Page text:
Women in western countries are more likely to die from heart disease than from cancer. In this week’s British Medical Journal two experts debate whether women should be offered cholesterol lowering drugs as a preventive treatment.
For women who are at moderately high risk of heart disease, use of drugs should not be ruled out, argues Professor Scott Grundy from the University of Texas.
There is general agreement that both men and women with established cardiovascular disease are at high risk and should get intensive cholesterol lowering therapy.
The essential question here is whether women as well as men should be considered for drug therapy when they do not have established cardiovascular disease, but who are deemed to be at moderately high risk, according to the guidelines.
Trials involving both men and women at moderately high risk have shown overall risk reduction from cholesterol lowering therapy, but not enough women were included to provide a definitive result, he explains.
Until a large-scale clinical trial is carried out to test the efficacy of cholesterol lowering in women at moderately high risk, drug therapy should be avoided in most lower risk women, he says. But in those who have multiple cardiovascular risk factors and who are projected to be at moderately high risk, use of drugs should not be ruled out.
But GP Malcolm Kendrick disagrees. Not only do statins fail to provide any overall health benefit in women, they represent a massive financial drain on health services, he says.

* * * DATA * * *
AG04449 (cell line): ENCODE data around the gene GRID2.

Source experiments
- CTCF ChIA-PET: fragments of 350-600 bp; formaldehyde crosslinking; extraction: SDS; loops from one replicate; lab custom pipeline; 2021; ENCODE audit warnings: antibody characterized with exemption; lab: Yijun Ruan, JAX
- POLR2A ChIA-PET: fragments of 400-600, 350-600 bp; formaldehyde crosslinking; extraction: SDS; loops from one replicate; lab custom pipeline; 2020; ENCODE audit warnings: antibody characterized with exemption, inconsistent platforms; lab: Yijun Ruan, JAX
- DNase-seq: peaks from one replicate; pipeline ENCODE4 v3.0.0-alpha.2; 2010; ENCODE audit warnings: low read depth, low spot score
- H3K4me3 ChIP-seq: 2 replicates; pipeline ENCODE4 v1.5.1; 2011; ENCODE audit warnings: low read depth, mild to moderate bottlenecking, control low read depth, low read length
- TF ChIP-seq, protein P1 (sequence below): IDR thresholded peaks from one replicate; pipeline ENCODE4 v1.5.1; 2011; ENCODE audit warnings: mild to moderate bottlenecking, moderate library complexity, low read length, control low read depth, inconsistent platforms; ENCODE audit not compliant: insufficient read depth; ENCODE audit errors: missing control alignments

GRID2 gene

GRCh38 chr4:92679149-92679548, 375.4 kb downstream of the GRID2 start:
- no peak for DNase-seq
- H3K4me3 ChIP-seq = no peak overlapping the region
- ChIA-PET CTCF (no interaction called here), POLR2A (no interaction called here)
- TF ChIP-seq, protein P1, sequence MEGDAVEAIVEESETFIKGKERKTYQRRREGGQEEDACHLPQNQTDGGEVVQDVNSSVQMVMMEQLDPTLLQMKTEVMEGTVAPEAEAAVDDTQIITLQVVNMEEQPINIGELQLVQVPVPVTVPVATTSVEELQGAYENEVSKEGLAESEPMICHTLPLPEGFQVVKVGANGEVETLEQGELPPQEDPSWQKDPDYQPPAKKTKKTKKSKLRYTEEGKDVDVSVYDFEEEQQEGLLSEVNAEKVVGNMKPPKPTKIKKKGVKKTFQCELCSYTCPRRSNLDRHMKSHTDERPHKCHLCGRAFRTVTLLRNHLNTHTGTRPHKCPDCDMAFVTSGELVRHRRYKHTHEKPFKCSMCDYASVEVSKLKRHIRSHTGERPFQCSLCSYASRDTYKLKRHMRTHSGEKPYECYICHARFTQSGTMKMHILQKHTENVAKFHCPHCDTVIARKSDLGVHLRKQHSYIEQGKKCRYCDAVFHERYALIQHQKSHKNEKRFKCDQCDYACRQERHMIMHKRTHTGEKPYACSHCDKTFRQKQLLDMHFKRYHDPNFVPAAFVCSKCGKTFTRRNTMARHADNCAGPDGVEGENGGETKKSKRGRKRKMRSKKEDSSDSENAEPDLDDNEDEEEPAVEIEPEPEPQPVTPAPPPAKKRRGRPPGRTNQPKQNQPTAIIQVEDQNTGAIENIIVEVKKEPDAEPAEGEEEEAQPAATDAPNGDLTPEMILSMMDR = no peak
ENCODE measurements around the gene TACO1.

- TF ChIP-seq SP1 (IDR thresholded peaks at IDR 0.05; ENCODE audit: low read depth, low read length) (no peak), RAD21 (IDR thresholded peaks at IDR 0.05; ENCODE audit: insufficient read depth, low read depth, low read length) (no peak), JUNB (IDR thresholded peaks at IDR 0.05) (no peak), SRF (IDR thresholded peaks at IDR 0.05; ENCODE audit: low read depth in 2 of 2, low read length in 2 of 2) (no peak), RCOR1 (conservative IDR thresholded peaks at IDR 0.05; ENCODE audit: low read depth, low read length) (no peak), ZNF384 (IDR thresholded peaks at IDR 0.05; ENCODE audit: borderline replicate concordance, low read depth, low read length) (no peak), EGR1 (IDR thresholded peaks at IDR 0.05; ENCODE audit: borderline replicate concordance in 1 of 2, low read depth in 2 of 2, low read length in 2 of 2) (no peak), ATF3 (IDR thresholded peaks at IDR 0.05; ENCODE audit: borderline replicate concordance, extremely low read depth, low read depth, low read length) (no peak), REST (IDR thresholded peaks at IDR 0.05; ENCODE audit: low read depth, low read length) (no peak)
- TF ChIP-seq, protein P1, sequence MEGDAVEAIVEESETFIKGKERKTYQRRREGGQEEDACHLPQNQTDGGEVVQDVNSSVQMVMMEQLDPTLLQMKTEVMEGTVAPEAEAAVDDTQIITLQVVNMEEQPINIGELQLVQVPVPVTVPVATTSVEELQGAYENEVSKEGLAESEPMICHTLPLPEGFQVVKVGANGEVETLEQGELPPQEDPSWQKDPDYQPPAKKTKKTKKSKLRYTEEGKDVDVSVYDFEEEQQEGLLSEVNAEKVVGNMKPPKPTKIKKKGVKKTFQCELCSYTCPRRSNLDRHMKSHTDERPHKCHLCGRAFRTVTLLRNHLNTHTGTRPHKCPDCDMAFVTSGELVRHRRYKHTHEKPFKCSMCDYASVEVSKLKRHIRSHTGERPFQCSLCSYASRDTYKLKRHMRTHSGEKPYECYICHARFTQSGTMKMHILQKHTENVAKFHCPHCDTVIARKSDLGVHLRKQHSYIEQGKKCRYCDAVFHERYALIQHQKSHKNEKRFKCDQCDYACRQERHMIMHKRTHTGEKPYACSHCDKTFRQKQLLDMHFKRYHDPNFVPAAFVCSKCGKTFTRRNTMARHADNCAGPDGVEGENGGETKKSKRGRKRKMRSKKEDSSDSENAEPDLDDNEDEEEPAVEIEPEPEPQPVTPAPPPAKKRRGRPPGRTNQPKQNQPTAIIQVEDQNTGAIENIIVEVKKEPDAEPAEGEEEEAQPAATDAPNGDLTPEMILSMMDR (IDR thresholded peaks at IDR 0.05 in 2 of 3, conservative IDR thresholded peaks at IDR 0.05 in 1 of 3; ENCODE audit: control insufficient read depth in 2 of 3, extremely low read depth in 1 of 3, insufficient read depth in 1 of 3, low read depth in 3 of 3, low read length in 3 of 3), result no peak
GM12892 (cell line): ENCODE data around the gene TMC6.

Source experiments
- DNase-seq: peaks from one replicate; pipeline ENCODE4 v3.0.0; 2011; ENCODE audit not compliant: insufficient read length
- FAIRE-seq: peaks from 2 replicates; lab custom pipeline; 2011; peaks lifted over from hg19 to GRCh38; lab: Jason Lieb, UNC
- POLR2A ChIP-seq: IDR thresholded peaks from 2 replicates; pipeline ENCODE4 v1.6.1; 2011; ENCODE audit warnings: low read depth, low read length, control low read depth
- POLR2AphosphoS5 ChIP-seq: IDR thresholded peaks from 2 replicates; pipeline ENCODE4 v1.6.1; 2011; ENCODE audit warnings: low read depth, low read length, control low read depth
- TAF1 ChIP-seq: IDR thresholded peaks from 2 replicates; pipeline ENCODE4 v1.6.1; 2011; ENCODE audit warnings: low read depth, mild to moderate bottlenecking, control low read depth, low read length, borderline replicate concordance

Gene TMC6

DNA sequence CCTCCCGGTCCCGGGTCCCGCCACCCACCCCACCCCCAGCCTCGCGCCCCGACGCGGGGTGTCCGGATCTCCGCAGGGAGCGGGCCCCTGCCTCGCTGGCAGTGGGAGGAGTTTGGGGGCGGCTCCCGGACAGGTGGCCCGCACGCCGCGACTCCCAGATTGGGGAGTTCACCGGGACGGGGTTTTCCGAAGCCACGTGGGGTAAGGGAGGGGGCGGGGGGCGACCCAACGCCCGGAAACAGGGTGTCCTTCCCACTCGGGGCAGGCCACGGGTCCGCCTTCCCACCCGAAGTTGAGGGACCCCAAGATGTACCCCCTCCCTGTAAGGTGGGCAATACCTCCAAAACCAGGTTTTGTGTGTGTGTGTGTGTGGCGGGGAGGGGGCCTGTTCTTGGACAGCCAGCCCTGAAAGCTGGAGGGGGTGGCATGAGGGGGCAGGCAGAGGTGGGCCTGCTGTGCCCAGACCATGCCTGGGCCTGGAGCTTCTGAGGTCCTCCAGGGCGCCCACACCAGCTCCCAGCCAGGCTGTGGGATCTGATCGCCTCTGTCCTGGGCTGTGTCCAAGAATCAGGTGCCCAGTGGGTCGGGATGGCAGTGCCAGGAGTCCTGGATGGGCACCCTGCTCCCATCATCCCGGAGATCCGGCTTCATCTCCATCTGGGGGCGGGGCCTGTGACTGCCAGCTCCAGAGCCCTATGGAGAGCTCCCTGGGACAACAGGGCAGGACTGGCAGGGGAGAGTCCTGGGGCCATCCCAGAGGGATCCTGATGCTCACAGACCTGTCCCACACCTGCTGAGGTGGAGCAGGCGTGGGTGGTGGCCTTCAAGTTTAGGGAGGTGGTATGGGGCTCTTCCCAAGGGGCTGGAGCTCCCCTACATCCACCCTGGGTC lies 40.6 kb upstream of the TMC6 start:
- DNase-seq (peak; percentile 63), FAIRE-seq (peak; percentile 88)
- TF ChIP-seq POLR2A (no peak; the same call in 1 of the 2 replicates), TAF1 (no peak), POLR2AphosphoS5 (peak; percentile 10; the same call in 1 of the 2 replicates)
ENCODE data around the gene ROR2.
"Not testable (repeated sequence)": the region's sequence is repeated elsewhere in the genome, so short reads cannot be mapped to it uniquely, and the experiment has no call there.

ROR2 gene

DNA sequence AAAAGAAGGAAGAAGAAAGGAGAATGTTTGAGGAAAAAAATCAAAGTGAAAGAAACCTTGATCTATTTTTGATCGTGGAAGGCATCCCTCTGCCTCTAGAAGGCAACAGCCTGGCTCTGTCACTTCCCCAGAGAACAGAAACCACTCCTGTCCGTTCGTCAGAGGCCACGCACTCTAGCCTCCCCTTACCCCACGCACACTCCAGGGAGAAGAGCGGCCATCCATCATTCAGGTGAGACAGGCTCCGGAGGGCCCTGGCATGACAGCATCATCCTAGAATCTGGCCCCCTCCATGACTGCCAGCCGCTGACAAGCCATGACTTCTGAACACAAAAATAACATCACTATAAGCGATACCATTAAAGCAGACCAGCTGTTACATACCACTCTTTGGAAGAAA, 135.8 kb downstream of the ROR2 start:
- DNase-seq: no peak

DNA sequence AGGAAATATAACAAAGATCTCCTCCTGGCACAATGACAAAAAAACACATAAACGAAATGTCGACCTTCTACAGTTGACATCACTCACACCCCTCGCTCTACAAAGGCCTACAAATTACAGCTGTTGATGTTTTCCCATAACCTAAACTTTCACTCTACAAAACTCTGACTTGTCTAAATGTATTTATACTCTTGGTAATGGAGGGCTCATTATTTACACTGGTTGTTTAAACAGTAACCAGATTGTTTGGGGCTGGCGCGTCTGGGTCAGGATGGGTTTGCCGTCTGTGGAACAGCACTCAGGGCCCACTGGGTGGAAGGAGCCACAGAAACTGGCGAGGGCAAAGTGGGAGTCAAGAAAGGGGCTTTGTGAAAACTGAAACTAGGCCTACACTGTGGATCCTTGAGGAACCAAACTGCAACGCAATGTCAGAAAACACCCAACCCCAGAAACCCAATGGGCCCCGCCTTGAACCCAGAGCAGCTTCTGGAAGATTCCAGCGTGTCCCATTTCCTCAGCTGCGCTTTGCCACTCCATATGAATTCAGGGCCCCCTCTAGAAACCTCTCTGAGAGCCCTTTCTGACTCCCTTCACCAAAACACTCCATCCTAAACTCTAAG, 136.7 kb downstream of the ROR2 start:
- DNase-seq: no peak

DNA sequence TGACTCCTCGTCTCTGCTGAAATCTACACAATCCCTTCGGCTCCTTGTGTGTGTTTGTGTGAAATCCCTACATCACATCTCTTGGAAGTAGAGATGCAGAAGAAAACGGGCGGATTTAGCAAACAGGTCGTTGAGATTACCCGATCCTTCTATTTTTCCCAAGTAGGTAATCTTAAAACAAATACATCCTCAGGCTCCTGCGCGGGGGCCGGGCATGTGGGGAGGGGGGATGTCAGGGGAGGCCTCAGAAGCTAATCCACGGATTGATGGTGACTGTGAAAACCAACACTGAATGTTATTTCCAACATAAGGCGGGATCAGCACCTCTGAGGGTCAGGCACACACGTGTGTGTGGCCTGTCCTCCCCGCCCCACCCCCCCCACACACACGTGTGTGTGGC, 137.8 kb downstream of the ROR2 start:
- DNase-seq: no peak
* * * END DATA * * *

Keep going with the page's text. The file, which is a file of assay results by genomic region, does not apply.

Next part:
He believes the evidence of benefit is not strong enough. He points out that, to date, none of the large prevention trials has shown a reduction in overall mortality in women, and one suggested that overall mortality may actually be increased. This, he says, raises the important question whether women should be prescribed statins at all.
Statins also represent the single greatest drug expenditure in the National Health Service, he says. In 2006, the cost in England was £625m and is expected to reach £1bn in 2007. This money could be diverted to treatments of proved value.
Some studies also suggest that statins carry a substantial burden of side effects, he adds.
He concludes that spending hundreds of millions on a treatment that has no proved benefit and may cause serious harm goes against the rationale of evidence based prescribing.
View Grundy article: http://press.psprings.co.uk/bmj/may/feat982.pdf
View Kendrick article: http://press.psprings.co.uk/bmj/may/feat983.pdf
Click here to view full contents pages for this week's print journal: http://press.psprings.co.uk/bmj/may/contents1205.pdf